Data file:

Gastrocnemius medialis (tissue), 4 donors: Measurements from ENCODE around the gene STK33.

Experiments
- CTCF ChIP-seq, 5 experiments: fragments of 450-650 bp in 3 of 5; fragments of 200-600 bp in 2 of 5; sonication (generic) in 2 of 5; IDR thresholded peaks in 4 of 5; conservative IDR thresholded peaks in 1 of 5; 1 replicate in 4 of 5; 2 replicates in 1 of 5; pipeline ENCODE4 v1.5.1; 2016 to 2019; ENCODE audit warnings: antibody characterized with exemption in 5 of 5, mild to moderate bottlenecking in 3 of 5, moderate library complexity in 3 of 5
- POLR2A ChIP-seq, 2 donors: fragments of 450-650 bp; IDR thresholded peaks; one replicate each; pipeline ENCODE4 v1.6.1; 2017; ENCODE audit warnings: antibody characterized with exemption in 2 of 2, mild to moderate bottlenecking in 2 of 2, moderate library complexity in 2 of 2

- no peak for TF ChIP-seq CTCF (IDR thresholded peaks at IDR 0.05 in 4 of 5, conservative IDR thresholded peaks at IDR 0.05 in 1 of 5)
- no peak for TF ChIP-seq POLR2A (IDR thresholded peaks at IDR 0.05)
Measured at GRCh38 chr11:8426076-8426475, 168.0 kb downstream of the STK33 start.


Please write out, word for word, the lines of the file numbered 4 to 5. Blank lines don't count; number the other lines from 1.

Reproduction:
- POLR2A ChIP-seq, 2 donors: fragments of 450-650 bp; IDR thresholded peaks; one replicate each; pipeline ENCODE4 v1.6.1; 2017; ENCODE audit warnings: antibody characterized with exemption in 2 of 2, mild to moderate bottlenecking in 2 of 2, moderate library complexity in 2 of 2

- no peak for TF ChIP-seq CTCF (IDR thresholded peaks at IDR 0.05 in 4 of 5, conservative IDR thresholded peaks at IDR 0.05 in 1 of 5)